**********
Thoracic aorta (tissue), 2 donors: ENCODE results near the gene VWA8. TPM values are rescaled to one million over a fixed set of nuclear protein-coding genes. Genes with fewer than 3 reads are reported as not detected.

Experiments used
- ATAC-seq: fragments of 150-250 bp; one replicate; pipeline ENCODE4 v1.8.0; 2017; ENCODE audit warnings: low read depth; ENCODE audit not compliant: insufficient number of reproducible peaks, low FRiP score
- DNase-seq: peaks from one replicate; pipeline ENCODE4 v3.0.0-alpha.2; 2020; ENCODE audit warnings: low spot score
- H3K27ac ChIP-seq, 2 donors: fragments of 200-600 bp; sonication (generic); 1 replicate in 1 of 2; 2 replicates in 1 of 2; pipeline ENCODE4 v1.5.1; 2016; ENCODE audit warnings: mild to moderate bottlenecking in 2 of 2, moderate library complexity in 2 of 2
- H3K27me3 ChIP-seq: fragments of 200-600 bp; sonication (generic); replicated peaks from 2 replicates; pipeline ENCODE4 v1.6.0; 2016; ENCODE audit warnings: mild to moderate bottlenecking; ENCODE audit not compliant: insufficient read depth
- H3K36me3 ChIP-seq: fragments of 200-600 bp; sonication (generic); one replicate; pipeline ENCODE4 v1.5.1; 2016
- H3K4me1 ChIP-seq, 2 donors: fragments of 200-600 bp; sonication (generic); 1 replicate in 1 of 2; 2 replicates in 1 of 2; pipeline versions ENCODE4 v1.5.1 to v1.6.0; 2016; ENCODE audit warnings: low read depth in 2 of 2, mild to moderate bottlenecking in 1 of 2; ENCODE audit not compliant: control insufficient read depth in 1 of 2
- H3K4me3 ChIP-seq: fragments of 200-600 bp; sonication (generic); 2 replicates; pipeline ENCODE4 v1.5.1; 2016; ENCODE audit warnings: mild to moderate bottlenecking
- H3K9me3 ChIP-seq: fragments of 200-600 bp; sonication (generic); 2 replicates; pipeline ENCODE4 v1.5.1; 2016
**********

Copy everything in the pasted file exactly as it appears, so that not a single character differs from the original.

Thoracic aorta (tissue), 2 donors: ENCODE results near the gene VWA8. TPM values are rescaled to one million over a fixed set of nuclear protein-coding genes. Genes with fewer than 3 reads are reported as not detected.

Experiments used
- ATAC-seq: fragments of 150-250 bp; one replicate; pipeline ENCODE4 v1.8.0; 2017; ENCODE audit warnings: low read depth; ENCODE audit not compliant: insufficient number of reproducible peaks, low FRiP score
- DNase-seq: peaks from one replicate; pipeline ENCODE4 v3.0.0-alpha.2; 2020; ENCODE audit warnings: low spot score
- H3K27ac ChIP-seq, 2 donors: fragments of 200-600 bp; sonication (generic); 1 replicate in 1 of 2; 2 replicates in 1 of 2; pipeline ENCODE4 v1.5.1; 2016; ENCODE audit warnings: mild to moderate bottlenecking in 2 of 2, moderate library complexity in 2 of 2
- H3K27me3 ChIP-seq: fragments of 200-600 bp; sonication (generic); replicated peaks from 2 replicates; pipeline ENCODE4 v1.6.0; 2016; ENCODE audit warnings: mild to moderate bottlenecking; ENCODE audit not compliant: insufficient read depth
- H3K36me3 ChIP-seq: fragments of 200-600 bp; sonication (generic); one replicate; pipeline ENCODE4 v1.5.1; 2016
- H3K4me1 ChIP-seq, 2 donors: fragments of 200-600 bp; sonication (generic); 1 replicate in 1 of 2; 2 replicates in 1 of 2; pipeline versions ENCODE4 v1.5.1 to v1.6.0; 2016; ENCODE audit warnings: low read depth in 2 of 2, mild to moderate bottlenecking in 1 of 2; ENCODE audit not compliant: control insufficient read depth in 1 of 2
- H3K4me3 ChIP-seq: fragments of 200-600 bp; sonication (generic); 2 replicates; pipeline ENCODE4 v1.5.1; 2016; ENCODE audit warnings: mild to moderate bottlenecking
- H3K9me3 ChIP-seq: fragments of 200-600 bp; sonication (generic); 2 replicates; pipeline ENCODE4 v1.5.1; 2016